Honda Motor Co. asked a third party to determine whether the automaker underreported fatality and injury claims to the U.S. government, which is investigating air-bag failures with potentially deadly defects.
The third-party audit began in September and Honda will soon share its findings with the National Highway Traffic Safety Administration, the Tokyo-based company said in an e-mailed statement. Honda disclosed the audit after The Center for Auto Safety, a watchdog group, said the company didn’t report at least two injury-and-death incidents to NHTSA and called for the U.S. Justice Department to conduct a criminal investigation.
Honda said it excluded verbal claims of fatalities and injuries in reports to NHTSA until last month, a practice it says accounted substantially for the fewer reported incidents compared with other automakers. The Center for Auto Safety said Honda’s failure to share the information hampered the U.S. government’s oversight and efforts to spot auto-defect patterns.
“The damage to their reputation could be very big,” Seiji Sugiura, an auto analyst at Tokai Tokyo Research Center, said by phone. Honda “should take responsible action, especially in the U.S., because it’s their most important market.”
The issues being raised center on Takata Corp. -- a major supplier of air-bag inflators to Honda, Toyota Motor Corp. and Nissan Motor Co. -- and how the car companies have responded to defects with the components. Honda is the biggest customer of Tokyo-based Takata and has said it’s called back 6 million vehicles for problems with air bags in nine recalls since 2008.
Regulators are in contact with Honda over its early-warning reporting to determine compliance, Karen Aldana, a spokeswoman for NHTSA, said in a statement. NHTSA has started an aggressive investigation into Takata air-bag failures and urged automakers to immediately recall vehicles with the highest risk.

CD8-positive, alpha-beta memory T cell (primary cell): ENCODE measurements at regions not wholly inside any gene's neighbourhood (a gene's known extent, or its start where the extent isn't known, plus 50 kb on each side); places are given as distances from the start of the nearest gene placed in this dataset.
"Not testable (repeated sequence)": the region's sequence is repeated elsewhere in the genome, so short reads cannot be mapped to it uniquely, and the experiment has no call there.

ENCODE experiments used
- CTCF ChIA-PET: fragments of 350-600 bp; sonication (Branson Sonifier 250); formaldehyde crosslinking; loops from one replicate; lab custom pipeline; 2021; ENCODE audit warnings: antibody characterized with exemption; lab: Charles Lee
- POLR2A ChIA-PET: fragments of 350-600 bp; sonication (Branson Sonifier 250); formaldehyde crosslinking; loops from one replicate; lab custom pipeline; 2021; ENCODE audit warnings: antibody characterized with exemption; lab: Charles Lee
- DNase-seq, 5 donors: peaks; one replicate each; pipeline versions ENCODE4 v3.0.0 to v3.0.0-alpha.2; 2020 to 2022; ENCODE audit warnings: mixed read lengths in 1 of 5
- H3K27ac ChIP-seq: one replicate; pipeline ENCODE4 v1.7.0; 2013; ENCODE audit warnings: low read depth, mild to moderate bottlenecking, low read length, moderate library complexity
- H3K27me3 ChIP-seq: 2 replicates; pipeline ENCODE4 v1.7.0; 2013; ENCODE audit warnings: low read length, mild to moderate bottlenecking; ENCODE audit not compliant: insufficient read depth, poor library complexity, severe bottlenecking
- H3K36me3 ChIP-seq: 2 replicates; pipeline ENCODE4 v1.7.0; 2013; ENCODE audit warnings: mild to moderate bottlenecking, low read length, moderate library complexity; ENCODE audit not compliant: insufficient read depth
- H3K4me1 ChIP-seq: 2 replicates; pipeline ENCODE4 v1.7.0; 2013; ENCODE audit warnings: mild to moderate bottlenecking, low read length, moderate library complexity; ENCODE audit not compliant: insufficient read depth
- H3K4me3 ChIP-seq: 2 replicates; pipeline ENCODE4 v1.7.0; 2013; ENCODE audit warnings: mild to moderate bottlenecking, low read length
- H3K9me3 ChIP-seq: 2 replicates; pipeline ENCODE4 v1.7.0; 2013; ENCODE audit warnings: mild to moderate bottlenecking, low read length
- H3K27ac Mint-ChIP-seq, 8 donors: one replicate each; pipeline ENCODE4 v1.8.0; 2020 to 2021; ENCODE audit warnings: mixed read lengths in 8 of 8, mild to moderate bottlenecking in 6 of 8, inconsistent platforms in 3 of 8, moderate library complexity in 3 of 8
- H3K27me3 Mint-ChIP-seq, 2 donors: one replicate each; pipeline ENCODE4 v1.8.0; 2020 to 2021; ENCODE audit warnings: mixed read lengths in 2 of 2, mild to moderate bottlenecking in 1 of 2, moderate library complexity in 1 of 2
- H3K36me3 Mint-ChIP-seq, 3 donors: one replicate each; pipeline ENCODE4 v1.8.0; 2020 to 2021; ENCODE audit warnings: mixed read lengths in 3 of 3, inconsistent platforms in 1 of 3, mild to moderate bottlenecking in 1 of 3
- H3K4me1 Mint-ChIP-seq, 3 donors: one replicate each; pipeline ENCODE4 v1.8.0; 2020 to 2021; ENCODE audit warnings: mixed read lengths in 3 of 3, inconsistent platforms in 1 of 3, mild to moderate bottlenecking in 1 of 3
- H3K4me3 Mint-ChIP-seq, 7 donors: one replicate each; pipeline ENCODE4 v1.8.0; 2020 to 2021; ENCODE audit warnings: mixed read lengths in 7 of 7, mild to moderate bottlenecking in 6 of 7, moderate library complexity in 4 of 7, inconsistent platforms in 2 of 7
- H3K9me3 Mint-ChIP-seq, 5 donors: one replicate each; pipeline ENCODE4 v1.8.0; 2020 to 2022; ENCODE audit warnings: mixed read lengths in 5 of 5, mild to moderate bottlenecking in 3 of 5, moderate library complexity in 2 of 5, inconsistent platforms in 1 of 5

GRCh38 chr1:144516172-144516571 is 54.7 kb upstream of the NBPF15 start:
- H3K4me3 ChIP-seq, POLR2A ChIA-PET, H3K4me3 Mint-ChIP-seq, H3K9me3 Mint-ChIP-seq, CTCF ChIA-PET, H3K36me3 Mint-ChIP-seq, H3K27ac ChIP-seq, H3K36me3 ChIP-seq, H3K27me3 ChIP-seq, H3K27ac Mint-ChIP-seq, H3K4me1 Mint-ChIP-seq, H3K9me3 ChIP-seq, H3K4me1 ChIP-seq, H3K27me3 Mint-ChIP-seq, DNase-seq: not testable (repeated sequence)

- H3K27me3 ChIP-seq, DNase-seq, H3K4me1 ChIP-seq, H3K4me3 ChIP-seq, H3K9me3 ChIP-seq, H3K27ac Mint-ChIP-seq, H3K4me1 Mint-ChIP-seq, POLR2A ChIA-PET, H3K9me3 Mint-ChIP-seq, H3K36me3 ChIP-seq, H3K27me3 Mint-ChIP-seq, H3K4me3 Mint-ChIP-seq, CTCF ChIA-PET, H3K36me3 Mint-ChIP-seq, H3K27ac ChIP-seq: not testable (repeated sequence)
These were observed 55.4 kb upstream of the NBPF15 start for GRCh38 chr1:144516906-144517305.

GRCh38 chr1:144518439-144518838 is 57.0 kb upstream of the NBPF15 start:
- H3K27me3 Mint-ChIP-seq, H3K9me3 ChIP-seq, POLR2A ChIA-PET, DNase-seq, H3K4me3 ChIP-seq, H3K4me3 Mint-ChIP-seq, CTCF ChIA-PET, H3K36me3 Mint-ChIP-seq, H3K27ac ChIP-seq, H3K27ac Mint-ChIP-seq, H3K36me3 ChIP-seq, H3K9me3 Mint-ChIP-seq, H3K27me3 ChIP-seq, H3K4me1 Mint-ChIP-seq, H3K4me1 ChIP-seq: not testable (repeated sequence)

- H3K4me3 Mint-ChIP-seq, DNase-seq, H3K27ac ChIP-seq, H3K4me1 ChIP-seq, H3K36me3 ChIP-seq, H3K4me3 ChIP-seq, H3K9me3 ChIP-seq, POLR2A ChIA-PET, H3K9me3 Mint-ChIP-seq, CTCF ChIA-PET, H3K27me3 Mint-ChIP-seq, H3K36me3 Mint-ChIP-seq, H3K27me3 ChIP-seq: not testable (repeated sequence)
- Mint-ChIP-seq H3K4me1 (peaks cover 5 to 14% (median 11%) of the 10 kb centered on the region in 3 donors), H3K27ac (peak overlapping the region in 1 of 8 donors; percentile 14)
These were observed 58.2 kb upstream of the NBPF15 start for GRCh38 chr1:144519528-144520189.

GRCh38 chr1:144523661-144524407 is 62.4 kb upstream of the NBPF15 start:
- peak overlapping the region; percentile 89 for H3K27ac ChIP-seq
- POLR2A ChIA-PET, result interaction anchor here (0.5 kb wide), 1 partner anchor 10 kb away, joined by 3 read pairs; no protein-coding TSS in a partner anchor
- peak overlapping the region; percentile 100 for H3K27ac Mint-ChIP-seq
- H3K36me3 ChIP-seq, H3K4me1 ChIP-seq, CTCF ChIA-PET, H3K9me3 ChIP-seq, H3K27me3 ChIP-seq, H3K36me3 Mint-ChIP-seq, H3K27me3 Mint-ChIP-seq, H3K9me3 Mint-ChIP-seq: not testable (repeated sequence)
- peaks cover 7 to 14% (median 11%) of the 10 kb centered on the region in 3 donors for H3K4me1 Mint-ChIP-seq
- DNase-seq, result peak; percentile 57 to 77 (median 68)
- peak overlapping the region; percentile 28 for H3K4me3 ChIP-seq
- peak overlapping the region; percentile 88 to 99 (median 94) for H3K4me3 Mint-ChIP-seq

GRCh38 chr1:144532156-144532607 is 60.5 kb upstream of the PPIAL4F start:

NHTSA “will take appropriate action, including expanding the scope of the recall, if warranted,” Aldana said.
Honda said it has provided NHTSA detailed information relating to all known ruptures of Takata air-bag inflators. The company also said that current law does not require manufacturers to report verbal death-and-injury claims.
The company’s shares fell 3.5 percent as of 1:05 p.m. in Tokyo trading, while the Nikkei 225 Stock Average declined 1.9 percent.
Honda failed to notify NHTSA of several air-bag incidents that led to deaths and lawsuits, the Center for Auto Safety said in its letter yesterday to David Friedman, the agency’s deputy administrator. The Washington-based group cited a 2009 fatality and an August 2013 incident resulting in serious injury that weren’t included in Honda’s early warning reports.
Automakers are required under a 2000 law to file quarterly reports to NHTSA about fatalities, injuries, lawsuits, warranty claims and customer complaints. The safety agency is supposed to analyze Early Warning Reports to spot trends suggestive of safety defects as soon as possible.
“The whole purpose is to get to major defects quicker,” Clarence Ditlow, executive director for the Center for Auto Safety, said yesterday in an interview. “You can’t protect the public if a company doesn’t turn over EWR reports.”
General Motors Co. reported 1,716 early warning injury-and-death claims to NHTSA last year, while Toyota logged 1,774, according to Ditlow’s group. Honda during that same period reported 28, the center said. In the first quarter of 2014, GM reported 505, Toyota 377 and Honda six, it said.
“It is our understanding that some manufacturers choose to include these types of verbal claims, and that these constitute the majority of the injury-and-death claims that they report to the NHTSA,” Honda’s U.S. unit said in the e-mailed statement. “We believe this practice accounts for the vast majority of the difference between the total number of injury-and-death claims reported by Honda compared to certain other manufacturers.”
Democratic U.S. Senators Edward Markey of Massachusetts and Richard Blumenthal of Connecticut wrote to NHTSA yesterday expressing alarm over the agency’s use of limited “regional” recalls to address defects like the Takata air bags.
Noting the allegations by the Center for Auto Safety against Honda, Markey and Blumenthal asked NHTSA for additional information about how the agency ensures compliance with reporting requirements.
“We are concerned that NHTSA has not made real efforts to determine whether automakers have complied with this requirement to alert the public to potentially deadly defects,” they said in a statement.